Cost effectiveness also plays an important role in attracting new fund business. The set-up costs of a Cyprus fund are significantly lower than in the more mature fund centres – approximately one third of a similar set up in Luxembourg and Ireland.
In addition, Cyprus offers one of the most attractive fund tax regimes in Europe – for the fund manager, investor and the fund. While the island’s advantageous tax regime, with double tax treaties currently covering 67 countries, has long been an important element in investor attraction, Cyprus introduced new provisions to further enhance the regime for fund managers in 2018. One of the provisions is a taxation of carried interest or performance fee for AIF and UCITS fund managers. This essentially means that executives of investment fund management companies or internally managed investment funds may opt for a new mode of personal taxation. In 2022, further amendments were made to existing tax legislation to provide investors with more incentives to make Cyprus their domicile of choice. Additional benefits of setting up in Cyprus also include the country’s stable political environment and strong legal framework based on UK Common Law, which provides flexibility, transparency and reliability in business practices.
One of Cyprus’ main pull factors is the ease of doing business and its extensive network of support companies and service providers. The country hosts a number of recognised fund service providers, ranging from global names to local independent operators servicing all types of funds at very competitive rates. Investment and risk advisors, analysts, distributors, brokerage houses and middle office providers all form part of Cyprus’ evolving fund ecosystem. In addition, the ‘Big Four’ accounting firms are well-established on the island, as are recognised fund administrators with global expertise.
A number of law offices have cooperation agreements with renowned international law firms, instilling confidence that the local industry can grow and create an attractive environment for the establishment of funds, fund management and servicing companies. Banking, custody and depositary services can be sourced locally as Cyprus-based banks have formed strategic relationships with renowned global custodians and international prime brokers in order to meet the needs of asset managers and funds.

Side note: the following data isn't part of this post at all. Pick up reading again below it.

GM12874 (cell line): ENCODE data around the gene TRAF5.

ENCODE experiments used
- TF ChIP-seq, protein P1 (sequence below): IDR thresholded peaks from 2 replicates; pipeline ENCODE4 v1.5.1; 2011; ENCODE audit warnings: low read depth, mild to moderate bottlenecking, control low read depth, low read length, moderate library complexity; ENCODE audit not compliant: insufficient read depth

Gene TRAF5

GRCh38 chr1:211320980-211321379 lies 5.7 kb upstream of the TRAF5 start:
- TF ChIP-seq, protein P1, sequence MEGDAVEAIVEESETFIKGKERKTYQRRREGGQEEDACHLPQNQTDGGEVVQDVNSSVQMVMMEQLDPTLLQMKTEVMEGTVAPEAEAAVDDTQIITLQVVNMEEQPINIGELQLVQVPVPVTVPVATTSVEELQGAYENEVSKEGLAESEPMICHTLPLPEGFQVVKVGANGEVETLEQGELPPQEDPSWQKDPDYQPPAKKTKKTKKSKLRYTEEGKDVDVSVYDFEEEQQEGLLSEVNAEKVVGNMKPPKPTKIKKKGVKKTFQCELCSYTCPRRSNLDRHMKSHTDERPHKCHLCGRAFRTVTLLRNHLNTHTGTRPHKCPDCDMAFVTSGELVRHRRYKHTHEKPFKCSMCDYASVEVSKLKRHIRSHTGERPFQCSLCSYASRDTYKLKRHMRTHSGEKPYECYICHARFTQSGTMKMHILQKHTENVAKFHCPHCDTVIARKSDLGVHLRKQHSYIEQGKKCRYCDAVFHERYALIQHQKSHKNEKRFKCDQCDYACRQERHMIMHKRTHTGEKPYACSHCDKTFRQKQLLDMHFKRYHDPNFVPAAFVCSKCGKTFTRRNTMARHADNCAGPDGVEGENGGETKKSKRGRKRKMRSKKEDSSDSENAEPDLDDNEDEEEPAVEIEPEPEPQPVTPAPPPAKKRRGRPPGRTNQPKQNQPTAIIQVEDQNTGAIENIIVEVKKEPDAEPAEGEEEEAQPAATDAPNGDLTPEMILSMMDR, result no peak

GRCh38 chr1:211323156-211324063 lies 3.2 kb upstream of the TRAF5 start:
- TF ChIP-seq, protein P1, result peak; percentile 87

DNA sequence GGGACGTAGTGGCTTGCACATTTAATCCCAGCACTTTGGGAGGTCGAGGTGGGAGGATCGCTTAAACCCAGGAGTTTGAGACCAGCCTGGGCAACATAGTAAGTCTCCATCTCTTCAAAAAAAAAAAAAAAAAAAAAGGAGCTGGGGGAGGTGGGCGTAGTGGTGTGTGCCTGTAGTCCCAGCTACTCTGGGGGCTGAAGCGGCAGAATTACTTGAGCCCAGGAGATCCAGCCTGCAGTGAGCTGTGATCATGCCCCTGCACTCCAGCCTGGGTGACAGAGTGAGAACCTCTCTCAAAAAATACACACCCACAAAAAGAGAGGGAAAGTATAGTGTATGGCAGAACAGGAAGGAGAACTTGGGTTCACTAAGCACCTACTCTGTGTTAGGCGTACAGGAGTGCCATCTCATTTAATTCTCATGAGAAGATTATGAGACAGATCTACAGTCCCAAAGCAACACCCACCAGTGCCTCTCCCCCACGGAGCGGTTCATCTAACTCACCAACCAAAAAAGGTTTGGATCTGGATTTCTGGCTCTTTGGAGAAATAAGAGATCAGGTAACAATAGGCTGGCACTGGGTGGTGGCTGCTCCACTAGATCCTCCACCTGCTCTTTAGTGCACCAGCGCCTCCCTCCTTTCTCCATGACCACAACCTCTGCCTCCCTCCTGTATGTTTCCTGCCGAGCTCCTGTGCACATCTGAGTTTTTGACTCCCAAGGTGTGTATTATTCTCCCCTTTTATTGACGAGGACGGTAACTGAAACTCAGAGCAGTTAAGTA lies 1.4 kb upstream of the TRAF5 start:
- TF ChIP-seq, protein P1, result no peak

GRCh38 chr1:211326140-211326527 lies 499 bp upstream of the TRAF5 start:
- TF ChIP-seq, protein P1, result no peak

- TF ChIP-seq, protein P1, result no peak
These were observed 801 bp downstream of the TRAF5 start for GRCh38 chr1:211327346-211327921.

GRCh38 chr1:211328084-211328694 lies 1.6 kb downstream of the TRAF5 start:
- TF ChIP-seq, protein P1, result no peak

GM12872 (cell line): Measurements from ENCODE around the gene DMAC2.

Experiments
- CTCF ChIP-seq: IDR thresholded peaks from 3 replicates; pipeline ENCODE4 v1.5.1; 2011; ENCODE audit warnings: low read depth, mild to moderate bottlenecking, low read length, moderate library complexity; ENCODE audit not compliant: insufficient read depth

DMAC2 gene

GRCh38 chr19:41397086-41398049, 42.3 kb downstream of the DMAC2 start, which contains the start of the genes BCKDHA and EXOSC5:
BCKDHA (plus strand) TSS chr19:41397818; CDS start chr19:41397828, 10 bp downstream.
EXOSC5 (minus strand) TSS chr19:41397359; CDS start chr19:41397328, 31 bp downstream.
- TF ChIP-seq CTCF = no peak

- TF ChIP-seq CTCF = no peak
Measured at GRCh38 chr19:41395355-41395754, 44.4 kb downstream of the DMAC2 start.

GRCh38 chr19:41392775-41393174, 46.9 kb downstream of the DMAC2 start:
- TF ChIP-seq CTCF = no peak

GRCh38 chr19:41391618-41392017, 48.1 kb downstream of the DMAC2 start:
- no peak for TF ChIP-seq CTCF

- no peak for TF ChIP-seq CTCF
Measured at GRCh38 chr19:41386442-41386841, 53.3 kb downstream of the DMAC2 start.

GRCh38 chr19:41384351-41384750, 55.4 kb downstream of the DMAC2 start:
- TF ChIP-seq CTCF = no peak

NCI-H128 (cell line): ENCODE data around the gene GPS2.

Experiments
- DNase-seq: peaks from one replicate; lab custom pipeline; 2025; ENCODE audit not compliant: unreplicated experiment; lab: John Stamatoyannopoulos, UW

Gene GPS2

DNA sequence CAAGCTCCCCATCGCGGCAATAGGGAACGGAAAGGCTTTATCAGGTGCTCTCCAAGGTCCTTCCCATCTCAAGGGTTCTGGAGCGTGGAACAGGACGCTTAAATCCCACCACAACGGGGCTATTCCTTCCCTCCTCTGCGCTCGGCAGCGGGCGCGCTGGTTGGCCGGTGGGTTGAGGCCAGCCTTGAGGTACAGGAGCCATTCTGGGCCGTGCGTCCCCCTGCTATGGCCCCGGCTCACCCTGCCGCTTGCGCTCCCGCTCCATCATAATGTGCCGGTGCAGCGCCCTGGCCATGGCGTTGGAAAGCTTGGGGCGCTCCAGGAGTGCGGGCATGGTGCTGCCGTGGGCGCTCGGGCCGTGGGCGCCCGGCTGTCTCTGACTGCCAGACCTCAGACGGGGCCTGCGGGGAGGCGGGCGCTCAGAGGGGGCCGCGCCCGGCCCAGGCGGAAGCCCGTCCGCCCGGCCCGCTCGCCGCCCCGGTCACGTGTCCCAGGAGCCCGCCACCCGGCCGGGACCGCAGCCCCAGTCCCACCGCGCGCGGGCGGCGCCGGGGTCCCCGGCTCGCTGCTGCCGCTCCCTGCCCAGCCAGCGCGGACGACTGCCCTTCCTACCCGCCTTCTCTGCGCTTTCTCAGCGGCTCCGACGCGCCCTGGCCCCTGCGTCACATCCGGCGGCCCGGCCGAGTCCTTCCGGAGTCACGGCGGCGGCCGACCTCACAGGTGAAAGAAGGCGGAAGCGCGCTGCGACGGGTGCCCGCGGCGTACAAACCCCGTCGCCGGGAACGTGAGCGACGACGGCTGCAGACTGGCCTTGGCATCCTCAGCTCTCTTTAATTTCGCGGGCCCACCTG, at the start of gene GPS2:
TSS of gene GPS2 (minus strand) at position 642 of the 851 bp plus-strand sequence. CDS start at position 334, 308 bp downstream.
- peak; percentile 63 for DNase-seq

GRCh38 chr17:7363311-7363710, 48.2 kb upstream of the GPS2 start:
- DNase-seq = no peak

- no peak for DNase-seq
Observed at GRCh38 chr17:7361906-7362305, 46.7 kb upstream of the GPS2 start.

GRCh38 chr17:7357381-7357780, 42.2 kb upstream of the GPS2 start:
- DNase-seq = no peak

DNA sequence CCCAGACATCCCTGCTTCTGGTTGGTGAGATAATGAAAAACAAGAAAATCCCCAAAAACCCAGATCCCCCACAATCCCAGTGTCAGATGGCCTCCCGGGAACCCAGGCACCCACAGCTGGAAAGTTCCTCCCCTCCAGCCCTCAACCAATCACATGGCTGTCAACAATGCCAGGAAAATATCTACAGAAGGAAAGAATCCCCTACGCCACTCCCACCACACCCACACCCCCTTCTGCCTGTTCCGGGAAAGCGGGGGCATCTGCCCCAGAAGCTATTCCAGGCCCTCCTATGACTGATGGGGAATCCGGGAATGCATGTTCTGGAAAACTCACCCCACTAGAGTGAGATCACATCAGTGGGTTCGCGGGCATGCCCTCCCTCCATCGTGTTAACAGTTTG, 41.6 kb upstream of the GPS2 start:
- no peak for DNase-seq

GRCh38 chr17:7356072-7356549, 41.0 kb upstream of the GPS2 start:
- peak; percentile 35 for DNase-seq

The Cyprus Investment Funds Association (CIFA) is the collective voice of the funds industry and is taking the lead in raising the industry’s profile. CIFA is a member of the European Fund and Asset Management Association (EFAMA) and the International Capital Markets Association (ICMA). The status of the jurisdiction was further bolstered in 2019 when Cyprus was awarded full membership of the International Investment Funds Association (IIFA), underlining the fact that the country operates within a rigorous legal framework that promotes transparency and investor protection.
A Future of Growth
The Cyprus Investment Funds Association remains steadfast in reaching its targets to increase the industry’s AuM to €25 billion in the medium term and to attract more worldwide fund managers, custodians, and other participants to the market.
Industry experts in Cyprus are confident that the sector can achieve these goals and that the domicile will continue to portray strong resilience in the face of market turbulences and an evolving investment climate. Cyprus, with its solid legislative framework, relatively low operating cost, EU passporting capability, professional service providers and efficient tax regime certainly has all the elements in place to grow its status as a dynamic investment funds domicile with considerable growth potential.
In addition, the island is increasingly on the radar of digital finance companies and could be picking up more investment in this space. With increasing demand from start-up fintech companies, hedge funds and other financial services players, Cyprus is also making a name for itself in the blockchain arena. With a surge in the number of pioneering blockchain and crypto start-ups and a government supporting digital infrastructure development, the talent in this sector is positioning Cyprus as an ideal location for new initiatives in structuring tech-focused investment funds.
As the market and fund sizes continue to grow, Cyprus is well on its way of becoming more attractive to big name international service providers such as custodians, fund administrators and distributors. The introduction of tax and re-domiciliation incentives for funds and fund managers, the modernisation of procedures and the further reduction of bureaucracy are expected to help convince additional international players to join Cyprus’ flourishing funds industry.